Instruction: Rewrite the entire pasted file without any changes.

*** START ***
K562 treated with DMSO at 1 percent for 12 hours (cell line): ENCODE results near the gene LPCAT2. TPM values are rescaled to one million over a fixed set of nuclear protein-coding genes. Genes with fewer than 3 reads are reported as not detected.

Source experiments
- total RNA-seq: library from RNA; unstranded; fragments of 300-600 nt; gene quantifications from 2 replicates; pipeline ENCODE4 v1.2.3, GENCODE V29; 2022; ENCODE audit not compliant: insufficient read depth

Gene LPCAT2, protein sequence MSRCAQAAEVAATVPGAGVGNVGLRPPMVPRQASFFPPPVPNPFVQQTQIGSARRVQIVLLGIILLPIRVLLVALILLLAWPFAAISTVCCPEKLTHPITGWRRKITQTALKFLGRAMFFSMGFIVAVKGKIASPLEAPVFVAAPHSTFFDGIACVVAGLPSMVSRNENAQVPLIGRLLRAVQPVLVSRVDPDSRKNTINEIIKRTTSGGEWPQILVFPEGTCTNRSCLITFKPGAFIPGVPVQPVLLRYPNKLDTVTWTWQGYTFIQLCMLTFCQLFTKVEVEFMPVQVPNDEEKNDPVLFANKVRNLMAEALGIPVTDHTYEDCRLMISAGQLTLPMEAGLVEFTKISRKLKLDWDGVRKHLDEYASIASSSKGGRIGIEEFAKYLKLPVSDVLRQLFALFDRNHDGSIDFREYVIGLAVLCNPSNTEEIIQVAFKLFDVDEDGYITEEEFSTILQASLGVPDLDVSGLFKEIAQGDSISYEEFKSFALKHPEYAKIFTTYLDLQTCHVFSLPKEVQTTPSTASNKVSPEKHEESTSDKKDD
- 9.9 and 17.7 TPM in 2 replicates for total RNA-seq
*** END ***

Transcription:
K562 treated with DMSO at 1 percent for 12 hours (cell line): ENCODE results near the gene LPCAT2. TPM values are rescaled to one million over a fixed set of nuclear protein-coding genes. Genes with fewer than 3 reads are reported as not detected.

Source experiments
- total RNA-seq: library from RNA; unstranded; fragments of 300-600 nt; gene quantifications from 2 replicates; pipeline ENCODE4 v1.2.3, GENCODE V29; 2022; ENCODE audit not compliant: insufficient read depth

Gene LPCAT2, protein sequence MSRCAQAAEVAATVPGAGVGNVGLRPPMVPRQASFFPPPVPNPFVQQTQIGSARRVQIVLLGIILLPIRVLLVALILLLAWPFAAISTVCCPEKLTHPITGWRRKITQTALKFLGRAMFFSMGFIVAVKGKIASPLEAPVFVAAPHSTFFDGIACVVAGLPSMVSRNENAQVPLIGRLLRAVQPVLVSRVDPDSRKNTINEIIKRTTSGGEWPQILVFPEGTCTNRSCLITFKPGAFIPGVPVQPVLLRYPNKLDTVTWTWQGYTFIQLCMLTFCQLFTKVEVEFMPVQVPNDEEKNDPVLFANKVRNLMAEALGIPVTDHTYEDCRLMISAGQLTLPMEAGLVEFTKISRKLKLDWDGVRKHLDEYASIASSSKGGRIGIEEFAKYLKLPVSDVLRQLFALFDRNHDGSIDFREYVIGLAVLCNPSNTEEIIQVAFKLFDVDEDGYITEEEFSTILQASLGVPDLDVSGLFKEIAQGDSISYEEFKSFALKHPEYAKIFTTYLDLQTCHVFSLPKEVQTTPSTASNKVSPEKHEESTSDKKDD
- 9.9 and 17.7 TPM in 2 replicates for total RNA-seq